Paradoxes are fun. Metaphors are fun.

There is a nice metaphor for Russell’s paradox: suppose there is a town, and in this town, there is a barber who cuts the hair of every townsperson who doesn’t cut their own hair. Who cuts the barber’s hair?

This is a metaphor for a very technical mathematics phenomenon, so in a sense, laypeople not interested in mathematics can get a feel for what Russell’s paradox says.

An easy answer to the metaphor is that such a barber simply does not exist, but what does this mean for mathematics?

Well, let’s give some quick (naive) definitions of sets, functions, and predicates so we can derive this paradox and show that our set axioms produce inconsistencies.

A set is a well-defined collection of things. We can have a set of all people who drink alcohol, or a set of various boxes, or a set of numbers, or whatever.

So there is a thing called a universal set, which is defined to be the set of all sets. According to our definition of sets, this is a legit set. Of course, in our particular set theory, the universal set will lead to a paradox, but for now, we’ll remain naive and keep trucking along.

A function f:X \rightarrow Y for sets X and Y is a set of ordered pairs (x, y) such that (x, y_1), (x, y_2) \in f \Rightarrow (x, y_1) = (x, y_2) or the y value is uniquely determined up to x. Then we may write f(x) = y, which matches our intuition of how functions really work.

A predicate is a function p:X \rightarrow \{\mathrm{troof}, \mathrm{lolwut}\}. Suppose we have a set X with a predicate p on X. The set of all elements in X elements which evaluates to troof on the predicate p is denoted \{x \in X : p(x)\}.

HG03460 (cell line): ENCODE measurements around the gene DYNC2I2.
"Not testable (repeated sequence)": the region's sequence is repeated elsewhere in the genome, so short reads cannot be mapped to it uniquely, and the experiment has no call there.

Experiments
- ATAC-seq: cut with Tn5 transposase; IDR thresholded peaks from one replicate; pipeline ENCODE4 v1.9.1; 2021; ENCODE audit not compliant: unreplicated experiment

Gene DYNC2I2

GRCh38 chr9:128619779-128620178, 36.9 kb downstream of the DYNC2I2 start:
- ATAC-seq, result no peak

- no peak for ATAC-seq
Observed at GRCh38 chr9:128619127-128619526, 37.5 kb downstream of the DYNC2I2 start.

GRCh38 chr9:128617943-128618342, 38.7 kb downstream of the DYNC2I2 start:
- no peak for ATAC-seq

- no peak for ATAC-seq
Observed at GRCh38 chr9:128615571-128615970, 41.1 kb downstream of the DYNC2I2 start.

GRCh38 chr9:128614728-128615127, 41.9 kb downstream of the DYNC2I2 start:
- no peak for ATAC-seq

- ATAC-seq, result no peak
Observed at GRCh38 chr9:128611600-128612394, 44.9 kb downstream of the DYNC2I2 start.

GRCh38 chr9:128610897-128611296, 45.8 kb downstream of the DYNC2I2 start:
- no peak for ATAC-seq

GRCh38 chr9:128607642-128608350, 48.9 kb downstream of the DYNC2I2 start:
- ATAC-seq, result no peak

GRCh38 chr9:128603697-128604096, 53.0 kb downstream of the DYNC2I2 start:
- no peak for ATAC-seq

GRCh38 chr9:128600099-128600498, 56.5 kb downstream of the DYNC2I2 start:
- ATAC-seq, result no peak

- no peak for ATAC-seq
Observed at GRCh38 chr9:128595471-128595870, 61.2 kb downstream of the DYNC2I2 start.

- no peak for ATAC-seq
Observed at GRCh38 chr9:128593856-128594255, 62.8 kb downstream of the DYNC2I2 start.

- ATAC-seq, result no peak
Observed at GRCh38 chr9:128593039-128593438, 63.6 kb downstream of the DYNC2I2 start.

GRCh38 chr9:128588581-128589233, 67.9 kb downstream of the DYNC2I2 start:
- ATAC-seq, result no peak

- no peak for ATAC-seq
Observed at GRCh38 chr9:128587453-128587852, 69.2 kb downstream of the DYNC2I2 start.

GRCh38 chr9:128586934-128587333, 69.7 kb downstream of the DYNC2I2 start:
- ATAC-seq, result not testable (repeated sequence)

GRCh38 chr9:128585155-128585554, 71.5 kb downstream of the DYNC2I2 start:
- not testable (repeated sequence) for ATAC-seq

Notice that according to our definitions so far, inclusion is actually a predicate on sets. That is, if we have a set X, then we have a predicate \in: X \rightarrow \{T, F\}, \in(x) = T if x is in X and \in(x) = F otherwise. The former case is notated x \in X, the latter x \notin X. Example: pizza \in \{foods\} but thermite \notin \{foods\}.

Let’s call our set of all sets V (our town). Then build a set W = \{x \in V : x \notin x\} (our barber, and the inclusion is analogically a haircut). Since V is the set of all sets, W \in V (our assumption that the barber is in the town). But is W an element of W? We have that W is an element of W if and only if W is not an element of W. That doesn’t make any sense!

So our naive definition of a set leads to a logical contradiction. For this particular paradox, we can probably blame self-reference as the culprit of the paradox.

Metaphorically, when we say that such a barber does not exist, we mean mathematically that such naive axiomatic systems do not exist because they lead to logical contradictions. Whether this is the truth is a philosophical discussion, though.